# About Carter Tutoring

Background and Teaching Methods

**Four Years of Tutoring Experience**

### I started offering math tutoring in high school after scoring an A in every math class, including honors and AP sections. The skills I learned gave me a strong foundation to use when helping my classmates improve their own problem-solving skills.

I began preparing students for the SAT after I scored a 1570 with a perfect 800 on math, putting me in the top 0.1% of test takers. Since then, I've helped students improve their speed and accuracy enough to boost their scores from 890 to 1270 or even 1530 to a perfect 1600 in some cases.

After receiving the top score out of 200 students in BU's Intro to Finance course, I was recommended for a teaching assistant position by the head of the Finance Department. Since then, I've taught several finance sections totaling over 100 students and tutored in intro and corporate finance for many more.

**Teaching Methods**

### I draw a lot of inspiration for my teaching methods from the times when I needed tutoring myself. For example, I was having trouble with Algebra 2 Honors because the way my teacher explained the material didn't match how I learned new concepts.

### When I asked for help outside of class, my tutor would often talk about concepts that I hadn't seen yet. From those experiences, I learned two important things:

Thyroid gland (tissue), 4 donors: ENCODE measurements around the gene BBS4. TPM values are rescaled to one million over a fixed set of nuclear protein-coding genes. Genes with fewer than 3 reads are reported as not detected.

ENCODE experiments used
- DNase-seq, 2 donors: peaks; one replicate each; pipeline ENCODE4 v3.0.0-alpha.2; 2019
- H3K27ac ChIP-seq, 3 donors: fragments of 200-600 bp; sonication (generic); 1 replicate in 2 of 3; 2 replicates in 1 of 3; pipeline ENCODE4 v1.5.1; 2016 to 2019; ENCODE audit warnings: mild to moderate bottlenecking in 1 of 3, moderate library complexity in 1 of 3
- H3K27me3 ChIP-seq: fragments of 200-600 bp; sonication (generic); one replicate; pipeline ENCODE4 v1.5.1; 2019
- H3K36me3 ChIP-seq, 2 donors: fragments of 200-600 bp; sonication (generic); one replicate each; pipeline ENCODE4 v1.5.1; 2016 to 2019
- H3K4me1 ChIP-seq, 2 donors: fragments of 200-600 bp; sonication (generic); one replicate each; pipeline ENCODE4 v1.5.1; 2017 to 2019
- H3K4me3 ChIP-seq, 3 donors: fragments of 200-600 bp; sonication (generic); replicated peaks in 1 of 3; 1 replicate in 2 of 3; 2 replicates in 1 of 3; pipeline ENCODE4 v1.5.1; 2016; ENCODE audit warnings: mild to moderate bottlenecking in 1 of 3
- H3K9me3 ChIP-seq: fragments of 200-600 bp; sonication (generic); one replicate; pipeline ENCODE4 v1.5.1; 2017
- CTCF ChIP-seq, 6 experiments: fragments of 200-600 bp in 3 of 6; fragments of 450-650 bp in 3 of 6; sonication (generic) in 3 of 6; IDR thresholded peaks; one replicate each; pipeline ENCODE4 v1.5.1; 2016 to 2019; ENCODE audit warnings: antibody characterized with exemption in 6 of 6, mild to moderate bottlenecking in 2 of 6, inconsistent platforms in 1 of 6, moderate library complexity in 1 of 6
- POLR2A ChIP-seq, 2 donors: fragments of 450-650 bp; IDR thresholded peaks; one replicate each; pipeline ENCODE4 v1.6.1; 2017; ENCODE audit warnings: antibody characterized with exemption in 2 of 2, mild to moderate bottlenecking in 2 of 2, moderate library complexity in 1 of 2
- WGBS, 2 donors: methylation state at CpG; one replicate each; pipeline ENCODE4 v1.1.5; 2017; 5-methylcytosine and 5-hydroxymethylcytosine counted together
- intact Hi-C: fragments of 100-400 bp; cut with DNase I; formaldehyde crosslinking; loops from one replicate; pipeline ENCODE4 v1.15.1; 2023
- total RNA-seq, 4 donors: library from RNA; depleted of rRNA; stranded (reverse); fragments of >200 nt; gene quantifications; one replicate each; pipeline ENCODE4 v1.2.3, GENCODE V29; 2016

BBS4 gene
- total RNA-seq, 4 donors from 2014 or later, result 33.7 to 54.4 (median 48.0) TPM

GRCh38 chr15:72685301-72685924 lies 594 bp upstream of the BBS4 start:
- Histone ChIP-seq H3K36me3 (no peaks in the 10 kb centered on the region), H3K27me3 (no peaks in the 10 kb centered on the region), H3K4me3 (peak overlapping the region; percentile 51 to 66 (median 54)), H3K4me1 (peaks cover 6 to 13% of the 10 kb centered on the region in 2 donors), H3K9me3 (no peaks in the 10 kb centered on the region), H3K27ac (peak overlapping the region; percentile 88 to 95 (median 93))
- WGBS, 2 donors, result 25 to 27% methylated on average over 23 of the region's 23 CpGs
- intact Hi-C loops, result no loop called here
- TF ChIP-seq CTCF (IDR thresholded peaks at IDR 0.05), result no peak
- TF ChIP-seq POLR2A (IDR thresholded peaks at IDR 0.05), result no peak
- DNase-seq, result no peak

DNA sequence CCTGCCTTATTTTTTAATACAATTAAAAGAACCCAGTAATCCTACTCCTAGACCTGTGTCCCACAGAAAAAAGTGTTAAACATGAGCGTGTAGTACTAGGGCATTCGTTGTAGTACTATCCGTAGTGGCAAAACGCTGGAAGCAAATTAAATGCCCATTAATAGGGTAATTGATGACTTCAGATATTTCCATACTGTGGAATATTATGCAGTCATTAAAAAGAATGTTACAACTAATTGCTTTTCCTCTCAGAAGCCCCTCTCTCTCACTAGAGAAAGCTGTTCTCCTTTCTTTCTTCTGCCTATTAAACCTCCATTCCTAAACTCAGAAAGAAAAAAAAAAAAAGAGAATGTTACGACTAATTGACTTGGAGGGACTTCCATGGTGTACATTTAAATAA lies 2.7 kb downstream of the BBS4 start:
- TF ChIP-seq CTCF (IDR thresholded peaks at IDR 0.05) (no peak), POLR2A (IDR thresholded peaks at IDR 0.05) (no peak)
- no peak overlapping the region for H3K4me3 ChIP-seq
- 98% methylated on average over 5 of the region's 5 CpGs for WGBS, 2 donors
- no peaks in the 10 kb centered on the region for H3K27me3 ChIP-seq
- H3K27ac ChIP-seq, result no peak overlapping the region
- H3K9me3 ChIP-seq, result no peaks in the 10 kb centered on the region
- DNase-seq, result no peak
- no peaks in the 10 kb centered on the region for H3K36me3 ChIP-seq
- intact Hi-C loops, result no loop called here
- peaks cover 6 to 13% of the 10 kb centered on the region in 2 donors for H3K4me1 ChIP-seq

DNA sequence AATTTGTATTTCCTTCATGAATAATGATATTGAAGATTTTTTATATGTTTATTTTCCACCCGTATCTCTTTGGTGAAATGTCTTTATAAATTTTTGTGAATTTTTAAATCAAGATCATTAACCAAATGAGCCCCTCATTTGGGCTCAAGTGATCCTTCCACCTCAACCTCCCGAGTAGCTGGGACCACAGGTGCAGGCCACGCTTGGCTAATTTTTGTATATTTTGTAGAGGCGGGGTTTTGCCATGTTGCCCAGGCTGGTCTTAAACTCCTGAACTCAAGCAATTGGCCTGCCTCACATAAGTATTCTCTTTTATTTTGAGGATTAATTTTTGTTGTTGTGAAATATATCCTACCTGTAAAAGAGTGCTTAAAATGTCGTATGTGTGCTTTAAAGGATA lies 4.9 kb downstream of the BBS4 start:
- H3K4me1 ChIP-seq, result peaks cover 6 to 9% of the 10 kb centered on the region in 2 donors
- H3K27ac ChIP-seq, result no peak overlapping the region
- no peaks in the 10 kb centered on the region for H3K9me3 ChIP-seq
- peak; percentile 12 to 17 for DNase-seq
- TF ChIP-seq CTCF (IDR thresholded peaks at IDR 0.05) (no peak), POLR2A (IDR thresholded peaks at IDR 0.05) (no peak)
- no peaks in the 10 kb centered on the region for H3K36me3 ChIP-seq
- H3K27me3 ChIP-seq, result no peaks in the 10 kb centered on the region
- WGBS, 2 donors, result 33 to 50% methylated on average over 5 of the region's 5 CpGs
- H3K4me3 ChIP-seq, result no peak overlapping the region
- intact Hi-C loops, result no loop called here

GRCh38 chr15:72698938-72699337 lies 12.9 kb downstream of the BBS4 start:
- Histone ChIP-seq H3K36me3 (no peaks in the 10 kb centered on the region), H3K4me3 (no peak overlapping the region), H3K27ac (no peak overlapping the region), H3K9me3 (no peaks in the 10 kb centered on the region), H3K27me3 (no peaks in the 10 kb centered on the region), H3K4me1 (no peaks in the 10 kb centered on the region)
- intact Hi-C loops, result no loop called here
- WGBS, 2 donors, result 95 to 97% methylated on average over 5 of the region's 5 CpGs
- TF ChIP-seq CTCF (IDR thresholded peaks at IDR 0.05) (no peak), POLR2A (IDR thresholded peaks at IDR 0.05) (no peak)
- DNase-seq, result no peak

**1. Everyone has a different learning style, and finding a tutor with a compatible teaching style is essential**

I've worked with many students over the past four years, and while my teaching style works very well with most of them, I've given first lessons where I can tell that the way I teach doesn't match well with the way they learn. In those cases, I let the student know that they would likely be better off with another tutor.

The students that do match my teaching style, however, consistently see impactful positive changes in their speed, accuracy, and understanding of the material.

**2. Many students have gaps in their knowledge that keep them from understanding new concepts, but can be easily fixed**

For example, a lot of my students are taking Algebra 1, Algebra 2, and Geometry. One concept used all the time in those classes is adjusting both sides of an equation, which lets you easily solve questions like x + 3 = 7 or 5x + 4 = 7x - 6. However, even some of my Geometry and Precalculus students aren't fully comfortable with a concept that's normally taught years before at the start of Algebra 1.

When I encounter gaps like those, I make sure not only to explain how the concept works but also how it connects to their current class and coursework. By doing so, I've seen my students not only get more comfortable with the material but actually start to enjoy doing the problems that they once dreaded.